Make light work of switching

Published:  07 July, 2008

Lighting loads pose special demands on switching contactors, with electronic ballasts for high-efficiency fluorescent lighting being more demanding than traditional ballasts.

With energy-hungry filament lamps soon to be history and low-energy bulbs growing fast in popularity, it is time to revisit the subject of selecting contactors for switching lighting loads — as Steve Rickard explains.

Lamp loads are anything but resistive.

An ordinary tungsten filament bulb can draw an inrush current at the instant of switch on that is up to 16 times its normal operating current.

More exotic lamps can also be very demanding in their switching requirements with, for example, the sodium-vapour lamps sometimes used for outdoor lighting typically drawing 2.2 times their nominal operating current for up to 10 minutes while they are warming up.

It is for these reasons that leading contactor manufacturers, such as Moeller Electric, have introduced products that are specifically optimised for switching lighting loads. Key features include extra-large terminal clamps to accommodate the oversize cables needed to avoid voltage drops on long wiring runs and contacts that are designed to handle reliably the large inrush currents associated with many types of lighting load.

Even when lighting contactors are used, however, it is still important to choose a device with a rating that it appropriate to the types of lamps in use. It is easy to see why if we use the ratings of Moeller Electric’s DILL12 contactor as an example. This has a thermal rating of 27A, which falls to 14A for a tungsten filament lamp load. For fluorescent tubes with conventional ballasts, the rating is 20A, but for fluorescent lamps with electronic ballasts the rating is 12A.

Herein lies a pitfall for the unwary!

Low-energy bulbs are, in fact, compact fluorescent lamps (CFLs) with electronic ballasts. When choosing contactors for switching loads of this type, therefore, the appropriate rating must be used — 12A in our example. That is not much lower than the tungsten rating of 14A, but the difference could still lead to shortened contactor life.

The situation is much worse if the contactor rating for conventional fluorescents (20A) is used in error with CFLs (which have electronic ballasts) where, as we have seen, the correct rating is 12A. With such a large difference in the ratings, problems are virtually guaranteed! In other words, a contactor sized for switching fluorescent lighting with conventional ballasts will be nearly 100% under-rated for electronic ballasts.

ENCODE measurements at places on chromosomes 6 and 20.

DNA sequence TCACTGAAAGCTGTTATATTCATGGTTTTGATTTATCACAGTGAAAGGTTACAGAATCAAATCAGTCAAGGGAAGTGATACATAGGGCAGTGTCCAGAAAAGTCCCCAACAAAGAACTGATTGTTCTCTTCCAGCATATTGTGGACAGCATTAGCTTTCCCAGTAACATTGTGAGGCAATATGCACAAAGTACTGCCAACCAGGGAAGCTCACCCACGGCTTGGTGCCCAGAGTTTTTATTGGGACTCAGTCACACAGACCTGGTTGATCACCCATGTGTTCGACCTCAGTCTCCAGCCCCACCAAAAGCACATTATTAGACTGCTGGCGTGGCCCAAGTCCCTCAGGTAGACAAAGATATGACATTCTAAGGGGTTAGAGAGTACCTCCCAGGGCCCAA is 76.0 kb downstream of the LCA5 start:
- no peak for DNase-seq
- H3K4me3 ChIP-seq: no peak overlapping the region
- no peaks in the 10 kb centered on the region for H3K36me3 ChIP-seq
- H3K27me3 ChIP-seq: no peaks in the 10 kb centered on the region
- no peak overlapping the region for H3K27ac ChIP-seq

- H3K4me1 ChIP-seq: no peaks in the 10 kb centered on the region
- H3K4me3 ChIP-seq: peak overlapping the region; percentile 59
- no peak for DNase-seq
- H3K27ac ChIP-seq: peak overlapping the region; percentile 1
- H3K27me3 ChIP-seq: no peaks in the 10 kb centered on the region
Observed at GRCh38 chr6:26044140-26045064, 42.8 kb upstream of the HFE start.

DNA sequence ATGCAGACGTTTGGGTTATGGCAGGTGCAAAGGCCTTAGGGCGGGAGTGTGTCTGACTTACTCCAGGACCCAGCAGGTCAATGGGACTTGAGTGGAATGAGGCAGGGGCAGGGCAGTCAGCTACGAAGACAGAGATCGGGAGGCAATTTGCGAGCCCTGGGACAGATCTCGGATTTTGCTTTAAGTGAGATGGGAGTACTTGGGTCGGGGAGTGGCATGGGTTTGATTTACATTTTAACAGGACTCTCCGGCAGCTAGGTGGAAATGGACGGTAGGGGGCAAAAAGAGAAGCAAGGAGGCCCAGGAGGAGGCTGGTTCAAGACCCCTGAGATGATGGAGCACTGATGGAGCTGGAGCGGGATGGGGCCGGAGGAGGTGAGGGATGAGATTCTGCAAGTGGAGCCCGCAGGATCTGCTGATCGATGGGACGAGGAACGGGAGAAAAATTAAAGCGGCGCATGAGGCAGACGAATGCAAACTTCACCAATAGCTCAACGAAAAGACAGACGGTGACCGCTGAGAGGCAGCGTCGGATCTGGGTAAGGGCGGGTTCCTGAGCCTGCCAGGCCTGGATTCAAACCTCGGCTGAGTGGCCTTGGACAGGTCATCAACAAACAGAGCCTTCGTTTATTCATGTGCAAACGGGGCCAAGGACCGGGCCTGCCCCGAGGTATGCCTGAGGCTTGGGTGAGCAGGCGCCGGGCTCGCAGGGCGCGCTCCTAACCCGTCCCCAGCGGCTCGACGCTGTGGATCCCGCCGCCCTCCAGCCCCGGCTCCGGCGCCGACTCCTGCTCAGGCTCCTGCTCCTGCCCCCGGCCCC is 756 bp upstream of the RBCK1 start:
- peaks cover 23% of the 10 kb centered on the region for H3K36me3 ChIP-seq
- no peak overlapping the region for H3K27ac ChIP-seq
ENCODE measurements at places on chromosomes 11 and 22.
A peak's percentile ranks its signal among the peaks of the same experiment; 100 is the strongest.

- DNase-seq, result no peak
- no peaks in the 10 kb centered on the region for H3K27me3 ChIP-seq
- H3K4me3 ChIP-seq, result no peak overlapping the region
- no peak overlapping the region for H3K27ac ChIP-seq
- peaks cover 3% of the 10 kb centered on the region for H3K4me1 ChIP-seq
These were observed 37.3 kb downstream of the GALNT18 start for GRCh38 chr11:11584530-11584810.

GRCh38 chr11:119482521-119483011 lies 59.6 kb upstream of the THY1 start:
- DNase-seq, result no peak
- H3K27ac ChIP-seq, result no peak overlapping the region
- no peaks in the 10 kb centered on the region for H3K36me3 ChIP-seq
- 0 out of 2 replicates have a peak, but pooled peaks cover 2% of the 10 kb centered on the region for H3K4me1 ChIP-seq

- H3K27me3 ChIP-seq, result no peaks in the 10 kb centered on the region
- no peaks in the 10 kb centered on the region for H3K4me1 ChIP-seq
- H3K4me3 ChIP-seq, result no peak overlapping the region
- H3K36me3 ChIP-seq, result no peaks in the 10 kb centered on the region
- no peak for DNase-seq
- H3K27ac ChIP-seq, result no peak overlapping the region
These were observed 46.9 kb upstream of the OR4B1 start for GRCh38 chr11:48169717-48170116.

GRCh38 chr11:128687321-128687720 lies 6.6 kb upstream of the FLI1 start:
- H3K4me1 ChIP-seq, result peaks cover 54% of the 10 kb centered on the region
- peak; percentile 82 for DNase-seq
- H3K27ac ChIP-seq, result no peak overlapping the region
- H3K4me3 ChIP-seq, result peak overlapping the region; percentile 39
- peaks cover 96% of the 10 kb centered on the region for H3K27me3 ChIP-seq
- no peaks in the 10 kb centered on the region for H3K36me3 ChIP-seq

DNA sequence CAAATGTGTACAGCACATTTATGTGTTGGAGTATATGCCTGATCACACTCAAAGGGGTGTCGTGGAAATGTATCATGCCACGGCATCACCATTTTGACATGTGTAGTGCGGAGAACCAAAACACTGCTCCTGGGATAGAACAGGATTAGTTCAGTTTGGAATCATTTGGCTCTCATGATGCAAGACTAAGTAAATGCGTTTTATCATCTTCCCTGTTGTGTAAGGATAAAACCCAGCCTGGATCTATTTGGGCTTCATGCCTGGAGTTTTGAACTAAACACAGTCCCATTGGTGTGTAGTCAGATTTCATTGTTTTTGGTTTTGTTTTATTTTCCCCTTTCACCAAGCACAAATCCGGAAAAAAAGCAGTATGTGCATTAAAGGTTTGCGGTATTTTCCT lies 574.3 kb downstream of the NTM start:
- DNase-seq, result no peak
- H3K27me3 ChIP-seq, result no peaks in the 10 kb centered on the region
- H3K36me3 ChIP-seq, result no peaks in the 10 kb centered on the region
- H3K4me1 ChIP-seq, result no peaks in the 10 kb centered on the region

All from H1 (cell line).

Note that similar issues arise in lighting installations that are updated by replacing conventional fluorescent luminaires with modern energy-efficient electronic-ballast types. It is perfectly possible that the existing contactors will be too small to switch new load and, therefore, will also need to be replaced.

There is another easily forgotten factor that needs to be taken into consideration when selecting a lighting contactor, and that is power factor correction. Many types of luminaire — including most fluorescent types — have poor power factors. Luminaire manufacturers frequently compensate for this by building in power-factor-correction capacitors.

These capacitors, however, draw a big spike of charging current when the luminaire is turned which, if an installation includes numerous luminaires, can be sufficient to damage the contactor. For this reason, contactor manufacturers specify a maximum capacitor load that can be switched by their products, which must be taken into account when choosing a contactor.

Although this article has concentrated on tungsten and fluorescent lamps, as these are the types most commonly used, certainly for indoor applications, there are, of course, many other types of lamp.

The same rules of contactor selection apply to all lamps. First determine the type of lamp and, where appropriate the type of ballast. Then choose a contactor with an adequate current rating for this type of lamp load. Finally, check that the contactor’s maximum capacitor load is not exceeded.

The key to success is having access to accurate and comprehensive data on switching lighting loads from the contactor manufacturer. Leading companies like Moeller Electric invariably make this data easily available and will also be ready to provide additional advice and support in dealing with more difficult applications, such as those involving mixtures of luminaire types.

Steve Rickard is with Moeller Electric



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